Huawei case casts shadow over Canada-bound students

By Wang Yi Source:Global Times Published: 2018/12/18 21:50:03

Staff at overseas-study agencies take wary attitude on recommendations

An education exhibition for studying in Canada held in Beijing on October 20 Photo: VCG

Tensions between China and Canada over the detention of Huawei CFO Meng Wanzhou have stirred new worries among Chinese parents who planned to send their children to study in Canada.

Chinese study abroad agencies are taking defensive measures such as  promoting Canada programs less enthusiastically than before, industry insiders said.

People-to-people exchange businesses like tourism and education will incur significant losses from possible sudden deterioration in relations based on similar diplomatic incidents in the past, these sources said.

The detention has caused a diplomatic spat between the two countries, and uncertainty over the China-Canada relationship caused by the incident has cast a shadow on China's study abroad agencies.

A Beijing-based industry insider surnamed Li, who has worked at study abroad agencies for years, told the Global Times on Tuesday that his agency has removed Canada projects from important positions on the company's homepage. Several friends in other companies told him that their companies were taking similar measures.

"These wait-and-see approaches are often used as temporary measures to deal with policy uncertainties. If the spat gets worse, we could limit our losses in this way," Li said.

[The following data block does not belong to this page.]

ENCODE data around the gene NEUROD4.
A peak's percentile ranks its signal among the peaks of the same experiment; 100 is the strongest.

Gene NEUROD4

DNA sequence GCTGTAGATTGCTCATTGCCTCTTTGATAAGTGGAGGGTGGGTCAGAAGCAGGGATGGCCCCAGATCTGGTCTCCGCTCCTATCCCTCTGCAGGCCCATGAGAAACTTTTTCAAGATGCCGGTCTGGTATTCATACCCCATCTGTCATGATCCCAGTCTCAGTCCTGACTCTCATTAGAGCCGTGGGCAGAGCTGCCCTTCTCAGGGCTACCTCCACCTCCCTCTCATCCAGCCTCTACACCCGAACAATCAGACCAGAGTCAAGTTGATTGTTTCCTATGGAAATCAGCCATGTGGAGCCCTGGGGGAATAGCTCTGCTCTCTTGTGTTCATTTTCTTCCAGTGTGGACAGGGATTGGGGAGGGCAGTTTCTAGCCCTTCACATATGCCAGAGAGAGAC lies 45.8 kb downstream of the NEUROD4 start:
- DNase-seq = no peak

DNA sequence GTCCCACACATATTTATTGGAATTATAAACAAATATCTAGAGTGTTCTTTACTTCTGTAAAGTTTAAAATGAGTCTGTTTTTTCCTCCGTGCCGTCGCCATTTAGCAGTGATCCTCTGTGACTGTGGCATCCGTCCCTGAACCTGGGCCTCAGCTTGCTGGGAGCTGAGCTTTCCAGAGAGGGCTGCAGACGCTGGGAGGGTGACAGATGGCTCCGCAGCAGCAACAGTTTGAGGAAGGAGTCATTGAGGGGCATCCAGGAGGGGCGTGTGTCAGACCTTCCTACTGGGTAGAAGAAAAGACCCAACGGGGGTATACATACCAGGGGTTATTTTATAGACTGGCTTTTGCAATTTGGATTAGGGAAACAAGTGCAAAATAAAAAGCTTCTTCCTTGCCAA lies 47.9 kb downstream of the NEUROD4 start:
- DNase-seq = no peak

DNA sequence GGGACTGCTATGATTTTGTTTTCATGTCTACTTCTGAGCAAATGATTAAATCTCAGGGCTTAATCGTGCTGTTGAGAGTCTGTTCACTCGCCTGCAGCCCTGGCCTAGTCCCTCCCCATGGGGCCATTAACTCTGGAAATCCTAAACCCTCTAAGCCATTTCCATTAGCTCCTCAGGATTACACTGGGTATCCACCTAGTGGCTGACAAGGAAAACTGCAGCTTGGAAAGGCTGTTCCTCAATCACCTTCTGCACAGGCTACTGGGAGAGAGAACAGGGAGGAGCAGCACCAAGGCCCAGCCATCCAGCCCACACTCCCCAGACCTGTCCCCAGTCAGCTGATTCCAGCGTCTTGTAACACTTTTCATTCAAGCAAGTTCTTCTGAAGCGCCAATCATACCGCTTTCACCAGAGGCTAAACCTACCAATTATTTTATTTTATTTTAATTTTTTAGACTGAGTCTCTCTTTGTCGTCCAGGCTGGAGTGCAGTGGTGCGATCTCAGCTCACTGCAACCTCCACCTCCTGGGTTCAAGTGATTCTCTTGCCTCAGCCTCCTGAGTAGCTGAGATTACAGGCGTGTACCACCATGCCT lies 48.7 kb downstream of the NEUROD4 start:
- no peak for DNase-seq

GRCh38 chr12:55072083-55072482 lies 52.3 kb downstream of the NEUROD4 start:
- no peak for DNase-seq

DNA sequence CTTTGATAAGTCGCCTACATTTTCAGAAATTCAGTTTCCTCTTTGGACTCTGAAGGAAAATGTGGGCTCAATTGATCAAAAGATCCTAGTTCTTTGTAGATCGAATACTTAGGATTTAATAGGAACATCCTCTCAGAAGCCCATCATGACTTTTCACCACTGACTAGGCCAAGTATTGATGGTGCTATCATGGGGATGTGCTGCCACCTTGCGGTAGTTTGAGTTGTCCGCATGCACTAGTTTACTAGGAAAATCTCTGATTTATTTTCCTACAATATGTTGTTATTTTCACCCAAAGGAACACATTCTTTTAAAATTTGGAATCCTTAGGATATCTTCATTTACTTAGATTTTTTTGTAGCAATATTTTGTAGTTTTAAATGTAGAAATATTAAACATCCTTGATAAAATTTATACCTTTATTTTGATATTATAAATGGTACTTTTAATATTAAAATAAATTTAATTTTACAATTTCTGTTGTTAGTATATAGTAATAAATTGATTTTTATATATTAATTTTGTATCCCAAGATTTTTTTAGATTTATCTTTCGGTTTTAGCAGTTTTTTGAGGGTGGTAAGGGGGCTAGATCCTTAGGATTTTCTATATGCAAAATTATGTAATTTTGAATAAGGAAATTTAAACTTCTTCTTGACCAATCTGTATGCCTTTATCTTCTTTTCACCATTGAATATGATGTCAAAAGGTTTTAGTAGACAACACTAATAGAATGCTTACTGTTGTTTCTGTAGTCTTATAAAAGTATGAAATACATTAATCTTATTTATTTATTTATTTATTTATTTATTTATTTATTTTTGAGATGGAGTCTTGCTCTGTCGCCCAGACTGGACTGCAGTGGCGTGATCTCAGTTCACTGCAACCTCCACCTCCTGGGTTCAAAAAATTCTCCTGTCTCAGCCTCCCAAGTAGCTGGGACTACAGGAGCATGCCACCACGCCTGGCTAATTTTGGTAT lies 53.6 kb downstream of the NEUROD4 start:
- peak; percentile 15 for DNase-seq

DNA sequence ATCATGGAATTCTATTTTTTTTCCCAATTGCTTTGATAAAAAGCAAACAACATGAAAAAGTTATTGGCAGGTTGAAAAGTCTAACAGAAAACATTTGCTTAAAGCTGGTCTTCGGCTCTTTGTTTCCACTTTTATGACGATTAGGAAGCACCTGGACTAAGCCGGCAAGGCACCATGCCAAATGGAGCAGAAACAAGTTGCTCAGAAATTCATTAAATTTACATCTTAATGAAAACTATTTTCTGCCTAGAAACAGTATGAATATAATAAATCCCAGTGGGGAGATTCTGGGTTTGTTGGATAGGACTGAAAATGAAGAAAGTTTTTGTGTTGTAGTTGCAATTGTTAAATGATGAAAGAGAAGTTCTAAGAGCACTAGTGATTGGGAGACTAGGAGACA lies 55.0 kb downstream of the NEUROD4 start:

In recent years, Canada was among the most popular study abroad destinations for Chinese students. From 2008 to 2017, the total number of Chinese students studying in Canada increased by as much as 226 percent, according to a report issued by EIC Education in August.

In 2017, about 141,000 Chinese students were studying in Canada, or 28.4 percent of the total number of international students there, the report said.

Including visiting scholars and short-term exchange programs, the total number of Chinese students studying in Canada was 186,000 in 2016, according to information released by China's Ministry of Commerce (MOFCOM) in March.

According to the Canadian authorities' estimated expenditure of C$31,000 ($23,114) per year per international student, Chinese students contributed about C$5.77 billion, MOFCOM said.

However, education agencies' wariness could have an impact on Chinese students and their parents.

"Education agencies' customer services staff might skip Canada when they first recommend destinations to new clients," Li said.

A study abroad adviser at EIC Education told the Global Times on Tuesday that previously, Chinese parents' major concern was Canadian legalization of marijuana. Now there's a new worry.

A mother of a high school graduating girl surnamed Zhang who went to Canada in May to make preparations for the girl's overseas study in 2019 said on Tuesday that their plans may change.

Zhang studied in an international high school in Beijing.

"Although we still don't know if the spat will have a negative impact on average people like us, we do worry that Canada might tighten its visa policies," the mother said.

"It would be unbearable if parents can't go to the country to visit their children who are studying abroad for such reasons." she said. "In the WeChat parents group, other parents also have similar concerns."

Canada doesn't seem irreplaceable in China's competitive education market.

"Cost, application requirements, and the international ranks of the university are the major factors influencing families' choices. Europe is promoting its education business harder by offering tailored packages for Chinese students," Li said.

"Not many families only consider sending their children to Canada, and in most cases they made their choice with the assistance of education advisers," Li added.

"Their decisions are highly likely to be influenced if agencies take a wary attitude because of the bilateral tension over the Huawei case."


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